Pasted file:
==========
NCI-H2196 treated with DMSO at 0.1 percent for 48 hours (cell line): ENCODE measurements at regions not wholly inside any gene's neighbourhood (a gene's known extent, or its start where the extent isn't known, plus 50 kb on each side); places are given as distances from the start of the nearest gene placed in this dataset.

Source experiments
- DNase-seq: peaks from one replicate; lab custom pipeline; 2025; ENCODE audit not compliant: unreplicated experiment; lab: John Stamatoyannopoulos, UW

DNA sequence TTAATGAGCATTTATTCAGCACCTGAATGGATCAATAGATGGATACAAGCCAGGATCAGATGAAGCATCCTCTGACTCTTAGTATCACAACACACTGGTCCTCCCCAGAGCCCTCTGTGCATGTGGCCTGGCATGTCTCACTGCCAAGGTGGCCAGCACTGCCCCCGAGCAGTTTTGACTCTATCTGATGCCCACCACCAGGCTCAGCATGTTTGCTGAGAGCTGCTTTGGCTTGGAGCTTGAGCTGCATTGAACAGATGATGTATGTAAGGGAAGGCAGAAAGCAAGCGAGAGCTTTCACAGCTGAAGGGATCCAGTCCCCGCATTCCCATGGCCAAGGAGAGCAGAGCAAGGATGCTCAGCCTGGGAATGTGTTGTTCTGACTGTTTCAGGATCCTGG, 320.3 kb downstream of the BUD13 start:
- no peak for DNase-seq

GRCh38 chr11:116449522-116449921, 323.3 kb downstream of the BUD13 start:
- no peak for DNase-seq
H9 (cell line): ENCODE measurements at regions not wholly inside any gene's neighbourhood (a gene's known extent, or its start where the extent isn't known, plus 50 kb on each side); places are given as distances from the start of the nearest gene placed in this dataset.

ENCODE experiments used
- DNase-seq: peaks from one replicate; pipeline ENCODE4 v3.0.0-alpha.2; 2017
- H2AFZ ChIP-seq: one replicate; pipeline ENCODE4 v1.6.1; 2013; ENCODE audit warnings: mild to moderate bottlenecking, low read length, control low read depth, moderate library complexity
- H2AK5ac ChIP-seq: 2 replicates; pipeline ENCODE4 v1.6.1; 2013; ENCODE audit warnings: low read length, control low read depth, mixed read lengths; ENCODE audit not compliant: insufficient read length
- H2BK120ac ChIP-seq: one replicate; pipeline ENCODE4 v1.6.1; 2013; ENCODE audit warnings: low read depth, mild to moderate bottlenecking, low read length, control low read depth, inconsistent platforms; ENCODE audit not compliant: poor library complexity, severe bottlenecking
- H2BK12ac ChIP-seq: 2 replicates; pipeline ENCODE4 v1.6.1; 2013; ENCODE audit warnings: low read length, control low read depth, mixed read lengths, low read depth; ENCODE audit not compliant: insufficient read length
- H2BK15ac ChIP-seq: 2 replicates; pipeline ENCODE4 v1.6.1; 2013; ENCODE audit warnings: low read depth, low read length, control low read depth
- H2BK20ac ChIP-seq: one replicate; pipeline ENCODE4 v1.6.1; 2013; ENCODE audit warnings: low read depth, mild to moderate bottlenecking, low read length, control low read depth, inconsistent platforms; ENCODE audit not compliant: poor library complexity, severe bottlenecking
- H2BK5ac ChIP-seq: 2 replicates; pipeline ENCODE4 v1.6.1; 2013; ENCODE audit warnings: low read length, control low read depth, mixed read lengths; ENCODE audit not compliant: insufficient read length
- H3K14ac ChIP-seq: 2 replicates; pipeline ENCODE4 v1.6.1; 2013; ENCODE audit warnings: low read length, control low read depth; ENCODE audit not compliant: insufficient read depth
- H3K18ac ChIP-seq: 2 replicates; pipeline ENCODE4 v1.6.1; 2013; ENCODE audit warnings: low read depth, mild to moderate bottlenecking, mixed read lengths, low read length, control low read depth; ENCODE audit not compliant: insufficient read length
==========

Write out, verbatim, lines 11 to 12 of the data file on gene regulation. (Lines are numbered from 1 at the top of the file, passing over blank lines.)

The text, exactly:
- H2AFZ ChIP-seq: one replicate; pipeline ENCODE4 v1.6.1; 2013; ENCODE audit warnings: mild to moderate bottlenecking, low read length, control low read depth, moderate library complexity
- H2AK5ac ChIP-seq: 2 replicates; pipeline ENCODE4 v1.6.1; 2013; ENCODE audit warnings: low read length, control low read depth, mixed read lengths; ENCODE audit not compliant: insufficient read length